IN a move aimed at refocusing Nigerian universities on their core mandate, the National Universities Commission (NUC) has scrapped pre-degree and diploma programmes in all the institutions. At meetings held between October 10 and 12 with the Vice-Chancellors of the 143 universities in the country, the Executive Secretary of the Commission, Prof. Abubakar Rasheed, directed the universities to leave such programmes for the polytechnics.
He advised the universities to concentrate their efforts on producing cutting-edge human capital in the core undergraduate, part-time and postgraduate degree programmes. We believe that this advice is timely, even if it is bound to meet with some resistance.
University administrators will probably see the wisdom in this directive, but the urge to meet the pressing financial needs of their institutions might make them want to resist the directive. In an economically challenged time like we currently live in, many are bound to ask: How then do we survive? A lot of money is made by the universities through their diploma and pre-degree programmes for which they charge huge fees that are not regulated by the government. This accounts for the growing popularity of these programmes in our universities, to the detriment of their regular under-graduate and post-graduate programmes.
Pre-degree and diploma programmes gained ground in Nigeria in the latter half of the 1970s, in the wake of dwindling resources from the owner-governments and subsequent poor funding of universities. This also coincided with the boom in the establishment of universities, rapidly increasing the number from a tidy five in the early 1970s to the present 143 government and privately-owned ones.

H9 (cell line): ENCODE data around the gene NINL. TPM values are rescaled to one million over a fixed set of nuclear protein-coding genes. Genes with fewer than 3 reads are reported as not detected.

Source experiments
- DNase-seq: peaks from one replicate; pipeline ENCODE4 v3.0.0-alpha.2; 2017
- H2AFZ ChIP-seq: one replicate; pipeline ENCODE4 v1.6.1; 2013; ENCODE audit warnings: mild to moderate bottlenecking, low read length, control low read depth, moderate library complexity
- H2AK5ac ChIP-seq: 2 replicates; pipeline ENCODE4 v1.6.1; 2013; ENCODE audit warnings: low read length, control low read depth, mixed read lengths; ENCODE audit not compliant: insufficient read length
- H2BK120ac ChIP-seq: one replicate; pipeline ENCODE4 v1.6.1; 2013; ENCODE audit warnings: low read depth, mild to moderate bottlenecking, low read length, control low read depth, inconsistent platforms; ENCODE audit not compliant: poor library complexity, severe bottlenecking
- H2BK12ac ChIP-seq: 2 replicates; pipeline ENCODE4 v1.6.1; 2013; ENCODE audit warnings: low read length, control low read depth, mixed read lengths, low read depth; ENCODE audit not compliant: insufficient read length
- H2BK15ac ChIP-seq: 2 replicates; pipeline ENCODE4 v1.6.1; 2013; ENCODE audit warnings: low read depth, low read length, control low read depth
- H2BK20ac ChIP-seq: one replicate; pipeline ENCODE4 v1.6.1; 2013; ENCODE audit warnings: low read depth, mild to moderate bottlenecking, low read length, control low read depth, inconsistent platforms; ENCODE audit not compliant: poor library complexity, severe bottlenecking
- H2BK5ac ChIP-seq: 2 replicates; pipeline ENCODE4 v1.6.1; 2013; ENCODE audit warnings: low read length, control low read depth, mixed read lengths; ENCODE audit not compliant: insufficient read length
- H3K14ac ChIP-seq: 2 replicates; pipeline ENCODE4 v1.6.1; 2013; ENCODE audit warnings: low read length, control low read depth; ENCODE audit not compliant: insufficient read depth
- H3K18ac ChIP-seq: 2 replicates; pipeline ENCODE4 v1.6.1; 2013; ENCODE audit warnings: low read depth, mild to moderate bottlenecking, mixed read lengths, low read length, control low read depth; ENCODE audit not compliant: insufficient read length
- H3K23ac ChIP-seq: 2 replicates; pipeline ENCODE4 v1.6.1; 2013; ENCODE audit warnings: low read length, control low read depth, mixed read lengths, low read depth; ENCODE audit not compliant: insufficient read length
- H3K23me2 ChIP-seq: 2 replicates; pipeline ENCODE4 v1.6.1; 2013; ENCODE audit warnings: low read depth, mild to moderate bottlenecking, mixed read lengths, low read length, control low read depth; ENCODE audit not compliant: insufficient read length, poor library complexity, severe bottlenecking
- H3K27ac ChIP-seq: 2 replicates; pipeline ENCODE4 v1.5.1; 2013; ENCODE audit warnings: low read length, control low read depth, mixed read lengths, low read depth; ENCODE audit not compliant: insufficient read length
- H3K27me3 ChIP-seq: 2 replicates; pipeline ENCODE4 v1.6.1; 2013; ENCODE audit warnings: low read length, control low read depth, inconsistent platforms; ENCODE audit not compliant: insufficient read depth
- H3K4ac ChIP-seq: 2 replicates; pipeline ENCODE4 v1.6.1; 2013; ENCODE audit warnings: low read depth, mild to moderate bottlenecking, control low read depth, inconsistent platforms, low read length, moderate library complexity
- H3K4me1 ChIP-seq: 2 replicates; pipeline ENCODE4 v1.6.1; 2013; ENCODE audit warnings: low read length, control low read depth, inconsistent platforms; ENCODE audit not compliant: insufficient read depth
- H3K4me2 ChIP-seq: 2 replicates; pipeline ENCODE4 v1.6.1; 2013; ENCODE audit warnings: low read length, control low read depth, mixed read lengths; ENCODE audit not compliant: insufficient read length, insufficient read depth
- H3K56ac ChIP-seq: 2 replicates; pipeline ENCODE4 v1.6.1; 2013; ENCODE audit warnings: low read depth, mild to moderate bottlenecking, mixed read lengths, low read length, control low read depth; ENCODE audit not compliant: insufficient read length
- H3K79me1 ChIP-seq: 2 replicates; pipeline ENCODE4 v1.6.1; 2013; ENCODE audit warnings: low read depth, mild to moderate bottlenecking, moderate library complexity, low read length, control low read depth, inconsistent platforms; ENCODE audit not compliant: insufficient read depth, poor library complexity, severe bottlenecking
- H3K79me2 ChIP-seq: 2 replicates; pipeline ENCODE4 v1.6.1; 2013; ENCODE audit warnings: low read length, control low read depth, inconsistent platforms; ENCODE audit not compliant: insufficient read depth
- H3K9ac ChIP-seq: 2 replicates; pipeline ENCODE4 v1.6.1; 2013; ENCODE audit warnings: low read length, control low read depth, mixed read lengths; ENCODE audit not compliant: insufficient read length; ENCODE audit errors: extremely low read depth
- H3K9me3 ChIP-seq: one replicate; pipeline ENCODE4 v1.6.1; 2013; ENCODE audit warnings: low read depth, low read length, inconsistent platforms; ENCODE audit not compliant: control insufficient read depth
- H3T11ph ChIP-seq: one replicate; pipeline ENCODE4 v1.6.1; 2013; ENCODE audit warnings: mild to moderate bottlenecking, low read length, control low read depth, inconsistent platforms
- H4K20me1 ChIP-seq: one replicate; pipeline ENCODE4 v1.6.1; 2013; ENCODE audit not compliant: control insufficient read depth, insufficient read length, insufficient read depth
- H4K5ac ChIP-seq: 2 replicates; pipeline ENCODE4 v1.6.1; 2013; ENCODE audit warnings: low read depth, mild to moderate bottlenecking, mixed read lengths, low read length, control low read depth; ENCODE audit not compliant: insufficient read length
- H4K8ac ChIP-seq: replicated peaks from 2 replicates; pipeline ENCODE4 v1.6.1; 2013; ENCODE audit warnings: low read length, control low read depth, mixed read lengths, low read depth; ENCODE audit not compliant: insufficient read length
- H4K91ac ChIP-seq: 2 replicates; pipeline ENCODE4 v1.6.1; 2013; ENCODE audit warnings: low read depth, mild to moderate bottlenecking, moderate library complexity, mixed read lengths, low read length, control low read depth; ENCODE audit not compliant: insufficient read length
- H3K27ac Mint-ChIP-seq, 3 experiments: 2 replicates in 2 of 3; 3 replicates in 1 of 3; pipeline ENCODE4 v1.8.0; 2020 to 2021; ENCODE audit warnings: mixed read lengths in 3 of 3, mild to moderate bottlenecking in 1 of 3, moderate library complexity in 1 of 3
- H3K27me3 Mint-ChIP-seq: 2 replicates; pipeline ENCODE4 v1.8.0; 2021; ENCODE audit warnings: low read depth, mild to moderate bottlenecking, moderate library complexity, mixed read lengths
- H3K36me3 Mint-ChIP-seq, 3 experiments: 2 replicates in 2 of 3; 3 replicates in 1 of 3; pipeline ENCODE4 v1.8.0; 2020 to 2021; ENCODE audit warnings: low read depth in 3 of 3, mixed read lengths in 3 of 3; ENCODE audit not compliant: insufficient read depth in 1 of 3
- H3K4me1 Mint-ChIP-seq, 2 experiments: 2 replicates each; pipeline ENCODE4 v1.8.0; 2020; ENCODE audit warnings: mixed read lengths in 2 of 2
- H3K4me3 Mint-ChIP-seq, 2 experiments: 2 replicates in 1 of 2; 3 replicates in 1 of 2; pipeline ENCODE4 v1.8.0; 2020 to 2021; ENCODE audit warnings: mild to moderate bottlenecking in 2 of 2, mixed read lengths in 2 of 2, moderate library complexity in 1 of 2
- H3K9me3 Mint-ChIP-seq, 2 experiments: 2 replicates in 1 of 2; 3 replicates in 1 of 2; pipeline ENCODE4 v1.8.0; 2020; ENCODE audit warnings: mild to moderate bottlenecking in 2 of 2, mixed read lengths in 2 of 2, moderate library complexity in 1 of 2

The pressure for funding and survival mounted, and many resorted to various measures to augment their earnings. The pre-degree and diploma programmes became money spinners. Other measures include the indiscriminate conferment of honorary degrees, establishment of commercial ventures (some of which are unbefitting of the universally accepted standards of universities), and thinly disguised and open appeals for funds.
The introduction of pre-degree and diploma courses have tended to distract the universities from their core mandate of producing globally competitive products and concentrating efforts on research and development, which universities in the advanced world thrive on. We cannot afford to continue on this course.
This and many other distractions explain why our universities are never well-rated on global university rating indexes. Just recently, for example, Times Higher Education (THE), a global university rating concern, found space for only the premier university in the country, the University of Ibadan, in its ranking of the best 1,000 universities in the world. This is supposed to be a gain for the country when we consider that for many years, none of our universities made the list.
In reality, this modest achievement should humble government and all stakeholders in the education enterprise in the country. Time was, in our glorious past, when our universities competed with the best in the world.
The University of Ibadan; the University of Nigeria, Nsukka; the Ahmadu Bello University, Zaria and the University of Ife, Ile-Ife competed with the best universities in the world in terms of faculty, infrastructure, research and development, prior to the advent of military governments in our political life.
Our country lost the competitive edge soon after. Whereas, the diploma and pre-degree programmes were initially introduced to ostensibly improve the chances of candidates seeking admission into degree programmes, and to give the universities a say in orientating future entrants, the affiliate programmes soon degenerated to mostly money-making ventures with little or no regard for quality, capacity and needs. The result was that many of the university faculties and their personnel were stretched to breaking limits.
It is better that universities return to their core mandate of producing competitive graduates. They should leave the polytechnics which are better suited to award diplomas to do so. There is no doubt, too, that the move may be aimed at boosting the prestige of polytechnic education which is presently flagging in the country. The needless controversies about which, between university and polytechnic education, is superior should not be allowed to continue as both levels of education should emphasise different, but complementary priorities.